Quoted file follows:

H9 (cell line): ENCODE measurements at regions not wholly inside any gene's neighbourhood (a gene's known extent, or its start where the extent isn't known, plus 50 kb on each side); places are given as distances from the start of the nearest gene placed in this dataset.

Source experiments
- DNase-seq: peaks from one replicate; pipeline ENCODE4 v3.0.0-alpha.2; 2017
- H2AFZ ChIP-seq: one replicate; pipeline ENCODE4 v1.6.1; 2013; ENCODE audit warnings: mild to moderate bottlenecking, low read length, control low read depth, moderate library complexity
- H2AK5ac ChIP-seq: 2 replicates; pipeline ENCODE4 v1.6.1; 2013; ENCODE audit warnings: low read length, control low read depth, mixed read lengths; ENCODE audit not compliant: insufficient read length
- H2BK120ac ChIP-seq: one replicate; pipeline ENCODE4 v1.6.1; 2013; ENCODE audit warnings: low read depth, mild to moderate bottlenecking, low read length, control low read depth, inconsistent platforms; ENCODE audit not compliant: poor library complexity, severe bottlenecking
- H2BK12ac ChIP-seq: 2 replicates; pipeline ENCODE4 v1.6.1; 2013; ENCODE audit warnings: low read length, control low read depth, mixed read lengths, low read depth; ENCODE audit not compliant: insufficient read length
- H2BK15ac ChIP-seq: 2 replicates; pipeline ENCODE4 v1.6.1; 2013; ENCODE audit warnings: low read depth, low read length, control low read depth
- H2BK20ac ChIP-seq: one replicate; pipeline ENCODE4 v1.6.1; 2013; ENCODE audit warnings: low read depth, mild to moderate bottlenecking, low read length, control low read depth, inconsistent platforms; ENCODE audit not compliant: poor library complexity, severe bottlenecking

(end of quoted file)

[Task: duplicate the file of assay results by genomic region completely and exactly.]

H9 (cell line): ENCODE measurements at regions not wholly inside any gene's neighbourhood (a gene's known extent, or its start where the extent isn't known, plus 50 kb on each side); places are given as distances from the start of the nearest gene placed in this dataset.

Source experiments
- DNase-seq: peaks from one replicate; pipeline ENCODE4 v3.0.0-alpha.2; 2017
- H2AFZ ChIP-seq: one replicate; pipeline ENCODE4 v1.6.1; 2013; ENCODE audit warnings: mild to moderate bottlenecking, low read length, control low read depth, moderate library complexity
- H2AK5ac ChIP-seq: 2 replicates; pipeline ENCODE4 v1.6.1; 2013; ENCODE audit warnings: low read length, control low read depth, mixed read lengths; ENCODE audit not compliant: insufficient read length
- H2BK120ac ChIP-seq: one replicate; pipeline ENCODE4 v1.6.1; 2013; ENCODE audit warnings: low read depth, mild to moderate bottlenecking, low read length, control low read depth, inconsistent platforms; ENCODE audit not compliant: poor library complexity, severe bottlenecking
- H2BK12ac ChIP-seq: 2 replicates; pipeline ENCODE4 v1.6.1; 2013; ENCODE audit warnings: low read length, control low read depth, mixed read lengths, low read depth; ENCODE audit not compliant: insufficient read length
- H2BK15ac ChIP-seq: 2 replicates; pipeline ENCODE4 v1.6.1; 2013; ENCODE audit warnings: low read depth, low read length, control low read depth
- H2BK20ac ChIP-seq: one replicate; pipeline ENCODE4 v1.6.1; 2013; ENCODE audit warnings: low read depth, mild to moderate bottlenecking, low read length, control low read depth, inconsistent platforms; ENCODE audit not compliant: poor library complexity, severe bottlenecking